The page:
# Basics: Noise

Here we continue our introduction to linear dynamical systems. In Part 1, we discussed state and dynamics. In Part 2, we will discuss noise.

Recall that a linear dynamical system is described by a time dependent state $$x_t \in \mathcal{R}^{n}$$ and a dynamics matrix $$A \in \mathcal{A}^{n \times n}$$, which does not depend on time. The system updates according to the equation $$x_{t+1} = A x_t$$. Such a system is fully deterministic and time reversible. Meaning, given the state $$x_t$$ at time $$t$$, the state at time $$t-1$$ is given by $$A^{-1}x_t$$ (assuming $$A$$ is invertible).

Realistic linear dynamical systems include a non-deterministic component, which we call noise. Noise enters the dynamics at time $$t$$ as a vector $$z_t \in \mathcal{R}^n$$ added to the state update

$x_{t+1} = Ax_t + z_t.$

The noise $$z_t$$ is drawn from some probability distribution, usually $$\mathcal{N}(0,\sigma^2I)$$. In other words, each entry of $$z_t$$ is a mean zero Gaussian random variable with variance $$\sigma^2$$, and the entries are uncorrelated.

With the addition of noise, the system is no longer reversible. There are many combinations of $$x_{t-1}$$ and $$z_{t-1}$$ that could have produced a given $$x_t$$. Of course the future state is no longer certain either.

To illustrate the effect of noise, we show several sample trajectories of the same linear dynamical system with different realizations of the noise vectors $$z_1,\ldots,z_T$$.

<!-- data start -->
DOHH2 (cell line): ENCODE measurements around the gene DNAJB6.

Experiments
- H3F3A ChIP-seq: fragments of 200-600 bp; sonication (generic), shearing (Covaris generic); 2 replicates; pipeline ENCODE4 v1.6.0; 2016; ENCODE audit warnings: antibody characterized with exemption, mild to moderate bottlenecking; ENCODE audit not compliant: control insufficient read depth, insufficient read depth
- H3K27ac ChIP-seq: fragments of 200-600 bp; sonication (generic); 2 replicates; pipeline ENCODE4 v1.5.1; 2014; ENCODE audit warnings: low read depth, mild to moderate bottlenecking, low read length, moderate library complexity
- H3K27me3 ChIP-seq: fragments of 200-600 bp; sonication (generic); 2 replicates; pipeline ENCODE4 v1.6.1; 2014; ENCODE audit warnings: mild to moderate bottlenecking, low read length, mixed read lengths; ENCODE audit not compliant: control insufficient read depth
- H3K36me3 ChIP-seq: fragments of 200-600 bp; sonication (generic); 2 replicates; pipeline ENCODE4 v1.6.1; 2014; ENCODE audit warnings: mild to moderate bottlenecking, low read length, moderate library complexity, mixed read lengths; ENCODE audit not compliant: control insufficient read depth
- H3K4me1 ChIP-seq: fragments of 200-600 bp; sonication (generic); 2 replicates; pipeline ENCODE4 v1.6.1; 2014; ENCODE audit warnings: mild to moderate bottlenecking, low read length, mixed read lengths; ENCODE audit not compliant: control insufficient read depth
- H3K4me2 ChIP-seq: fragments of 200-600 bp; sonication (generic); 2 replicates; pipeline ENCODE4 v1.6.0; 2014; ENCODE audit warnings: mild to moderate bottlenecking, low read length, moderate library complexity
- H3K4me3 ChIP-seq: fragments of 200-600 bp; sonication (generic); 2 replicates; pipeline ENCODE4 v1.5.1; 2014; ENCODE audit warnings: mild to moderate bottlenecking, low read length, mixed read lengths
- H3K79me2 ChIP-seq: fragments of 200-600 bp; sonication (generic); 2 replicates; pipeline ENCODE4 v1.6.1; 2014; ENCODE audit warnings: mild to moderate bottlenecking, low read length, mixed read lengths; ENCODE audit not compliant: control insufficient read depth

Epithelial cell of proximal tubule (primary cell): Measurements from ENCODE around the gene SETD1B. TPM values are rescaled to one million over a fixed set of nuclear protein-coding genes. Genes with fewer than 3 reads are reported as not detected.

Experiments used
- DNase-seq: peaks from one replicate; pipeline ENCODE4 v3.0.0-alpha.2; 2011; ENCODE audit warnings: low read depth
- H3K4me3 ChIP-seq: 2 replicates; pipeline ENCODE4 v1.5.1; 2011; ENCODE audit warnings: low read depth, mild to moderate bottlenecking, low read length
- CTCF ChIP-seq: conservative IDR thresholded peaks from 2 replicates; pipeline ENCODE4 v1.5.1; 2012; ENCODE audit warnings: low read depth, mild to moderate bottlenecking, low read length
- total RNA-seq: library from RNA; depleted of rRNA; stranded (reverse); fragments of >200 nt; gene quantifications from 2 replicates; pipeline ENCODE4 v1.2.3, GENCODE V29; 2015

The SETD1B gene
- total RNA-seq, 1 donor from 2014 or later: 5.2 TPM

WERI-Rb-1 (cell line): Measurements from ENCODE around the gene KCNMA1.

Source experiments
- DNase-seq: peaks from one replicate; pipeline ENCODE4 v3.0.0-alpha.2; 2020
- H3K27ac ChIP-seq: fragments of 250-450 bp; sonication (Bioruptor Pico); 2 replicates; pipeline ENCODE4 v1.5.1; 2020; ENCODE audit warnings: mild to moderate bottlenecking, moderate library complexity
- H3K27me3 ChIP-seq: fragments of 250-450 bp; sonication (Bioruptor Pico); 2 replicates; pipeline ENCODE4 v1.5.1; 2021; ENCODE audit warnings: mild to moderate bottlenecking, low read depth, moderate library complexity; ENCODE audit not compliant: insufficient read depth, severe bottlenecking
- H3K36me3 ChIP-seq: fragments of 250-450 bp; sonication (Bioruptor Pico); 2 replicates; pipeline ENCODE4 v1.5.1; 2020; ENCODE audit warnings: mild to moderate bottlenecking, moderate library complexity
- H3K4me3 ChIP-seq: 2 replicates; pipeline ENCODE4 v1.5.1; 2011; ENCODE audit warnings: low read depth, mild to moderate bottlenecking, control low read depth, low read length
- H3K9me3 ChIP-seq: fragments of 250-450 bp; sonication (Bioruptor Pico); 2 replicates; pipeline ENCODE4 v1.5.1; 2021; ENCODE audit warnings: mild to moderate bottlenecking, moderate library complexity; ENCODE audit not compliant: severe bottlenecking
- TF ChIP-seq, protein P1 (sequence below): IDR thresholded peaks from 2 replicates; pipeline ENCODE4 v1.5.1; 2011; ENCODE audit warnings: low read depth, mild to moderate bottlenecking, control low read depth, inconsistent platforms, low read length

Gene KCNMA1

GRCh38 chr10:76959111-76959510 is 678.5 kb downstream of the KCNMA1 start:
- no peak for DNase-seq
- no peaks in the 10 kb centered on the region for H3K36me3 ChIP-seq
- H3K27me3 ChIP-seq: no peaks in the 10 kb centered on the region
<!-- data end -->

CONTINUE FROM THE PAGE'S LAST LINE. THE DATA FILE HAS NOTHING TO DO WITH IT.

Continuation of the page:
## Code and plots

import numpy as np
import matplotlib.pyplot as plt
%matplotlib inline

# Show sample trajectories under different noise realizations.
T = 50
n = 2
np.random.seed(1)
A = np.array([[.74, -.37], [.21, .70]])
x = np.zeros((n, T))
x[:, 0] = np.random.randn(n)

sigma = 1.0
nsamples = 3
plt.figure(figsize=(12, 8))
for j in range(nsamples):
z = np.zeros((n, T))
for t in range(T-1):
z[:, t] = np.random.normal(0.0, sigma, n)
x[:, t+1] = A @ x[:, t] + z[:, t]
plt.subplot(2, nsamples, j+1)
plt.plot(x[0, :], label=r"$(x_t)_0$")
plt.plot(x[1, :], label=r"$(x_t)_1$")
plt.title("Sample %i" % (j+1))
plt.legend(loc="upper right")

plt.subplot(2, nsamples, j+1+nsamples)
plt.plot(z[0, :], label=r"$(z_t)_0$")
plt.plot(z[1, :], label=r"$(z_t)_1$")
plt.xlabel("t")
plt.legend(loc="upper right")
plt.show() Written on October 2, 2020